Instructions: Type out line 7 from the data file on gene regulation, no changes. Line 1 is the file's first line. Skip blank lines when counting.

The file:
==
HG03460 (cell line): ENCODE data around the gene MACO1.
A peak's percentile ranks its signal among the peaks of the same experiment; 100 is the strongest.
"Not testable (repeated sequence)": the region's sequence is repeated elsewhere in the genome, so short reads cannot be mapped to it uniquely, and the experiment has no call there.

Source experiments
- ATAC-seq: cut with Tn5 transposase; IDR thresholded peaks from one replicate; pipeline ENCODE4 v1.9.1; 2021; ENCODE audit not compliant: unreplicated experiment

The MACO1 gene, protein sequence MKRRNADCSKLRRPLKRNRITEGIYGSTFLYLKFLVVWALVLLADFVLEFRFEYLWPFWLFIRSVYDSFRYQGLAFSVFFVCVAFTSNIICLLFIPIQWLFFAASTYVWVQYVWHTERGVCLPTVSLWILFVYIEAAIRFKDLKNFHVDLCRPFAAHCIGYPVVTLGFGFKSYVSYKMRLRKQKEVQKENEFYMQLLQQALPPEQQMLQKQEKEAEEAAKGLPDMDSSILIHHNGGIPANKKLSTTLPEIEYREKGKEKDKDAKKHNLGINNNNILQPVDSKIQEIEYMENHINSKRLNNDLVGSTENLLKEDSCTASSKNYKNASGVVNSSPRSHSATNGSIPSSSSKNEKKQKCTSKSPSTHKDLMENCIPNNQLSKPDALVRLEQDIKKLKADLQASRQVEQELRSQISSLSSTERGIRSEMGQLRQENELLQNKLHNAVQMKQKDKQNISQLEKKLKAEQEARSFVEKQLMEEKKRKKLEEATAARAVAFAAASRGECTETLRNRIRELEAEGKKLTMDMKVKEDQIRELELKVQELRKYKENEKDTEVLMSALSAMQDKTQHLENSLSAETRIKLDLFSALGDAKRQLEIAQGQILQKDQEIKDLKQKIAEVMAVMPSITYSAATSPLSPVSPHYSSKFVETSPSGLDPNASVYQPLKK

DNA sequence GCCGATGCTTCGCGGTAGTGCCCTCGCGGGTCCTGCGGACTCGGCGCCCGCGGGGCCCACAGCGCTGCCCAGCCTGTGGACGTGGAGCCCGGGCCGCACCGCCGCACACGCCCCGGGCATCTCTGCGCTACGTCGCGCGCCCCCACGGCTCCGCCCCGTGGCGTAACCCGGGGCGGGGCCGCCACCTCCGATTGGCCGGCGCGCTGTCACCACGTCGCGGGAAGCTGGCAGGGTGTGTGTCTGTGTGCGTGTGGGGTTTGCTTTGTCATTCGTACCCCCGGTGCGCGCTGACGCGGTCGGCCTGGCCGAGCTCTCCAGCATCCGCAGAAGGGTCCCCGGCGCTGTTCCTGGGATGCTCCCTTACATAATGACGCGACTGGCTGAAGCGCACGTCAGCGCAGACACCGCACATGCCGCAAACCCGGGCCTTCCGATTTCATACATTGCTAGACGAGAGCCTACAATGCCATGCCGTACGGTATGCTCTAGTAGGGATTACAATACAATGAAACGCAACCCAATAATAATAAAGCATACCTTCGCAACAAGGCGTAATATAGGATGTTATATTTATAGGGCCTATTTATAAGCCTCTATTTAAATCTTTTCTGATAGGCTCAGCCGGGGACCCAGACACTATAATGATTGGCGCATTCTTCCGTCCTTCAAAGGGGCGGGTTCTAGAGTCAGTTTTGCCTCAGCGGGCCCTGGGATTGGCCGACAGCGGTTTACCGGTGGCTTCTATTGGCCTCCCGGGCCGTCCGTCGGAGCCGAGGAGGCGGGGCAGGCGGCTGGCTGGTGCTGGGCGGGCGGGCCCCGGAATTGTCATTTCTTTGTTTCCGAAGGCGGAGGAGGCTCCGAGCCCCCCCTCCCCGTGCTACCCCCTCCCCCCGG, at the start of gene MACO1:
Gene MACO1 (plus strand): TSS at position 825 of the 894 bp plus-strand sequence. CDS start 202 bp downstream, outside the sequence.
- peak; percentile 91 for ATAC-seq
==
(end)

DNA sequence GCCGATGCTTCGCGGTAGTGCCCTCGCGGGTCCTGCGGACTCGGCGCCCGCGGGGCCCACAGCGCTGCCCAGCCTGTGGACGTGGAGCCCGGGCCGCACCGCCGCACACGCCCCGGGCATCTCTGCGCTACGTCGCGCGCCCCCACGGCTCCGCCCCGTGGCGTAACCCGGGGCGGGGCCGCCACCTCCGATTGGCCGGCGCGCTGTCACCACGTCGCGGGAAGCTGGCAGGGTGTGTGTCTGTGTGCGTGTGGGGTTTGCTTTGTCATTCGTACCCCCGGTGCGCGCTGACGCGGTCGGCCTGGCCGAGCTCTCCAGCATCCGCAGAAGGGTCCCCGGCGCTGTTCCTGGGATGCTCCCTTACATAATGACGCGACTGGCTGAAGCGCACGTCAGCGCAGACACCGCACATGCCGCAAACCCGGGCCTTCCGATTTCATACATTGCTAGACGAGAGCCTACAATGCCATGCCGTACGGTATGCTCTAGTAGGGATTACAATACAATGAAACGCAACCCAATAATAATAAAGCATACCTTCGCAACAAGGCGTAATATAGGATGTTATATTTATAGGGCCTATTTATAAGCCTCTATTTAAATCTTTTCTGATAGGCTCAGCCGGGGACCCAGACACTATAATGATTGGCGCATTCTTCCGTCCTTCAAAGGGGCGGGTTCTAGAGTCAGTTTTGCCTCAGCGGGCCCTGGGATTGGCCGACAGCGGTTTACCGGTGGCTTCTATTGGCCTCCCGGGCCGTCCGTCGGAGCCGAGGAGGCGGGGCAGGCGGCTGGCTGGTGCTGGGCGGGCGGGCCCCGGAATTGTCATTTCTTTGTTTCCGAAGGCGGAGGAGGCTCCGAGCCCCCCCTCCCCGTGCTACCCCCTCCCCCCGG, at the start of gene MACO1: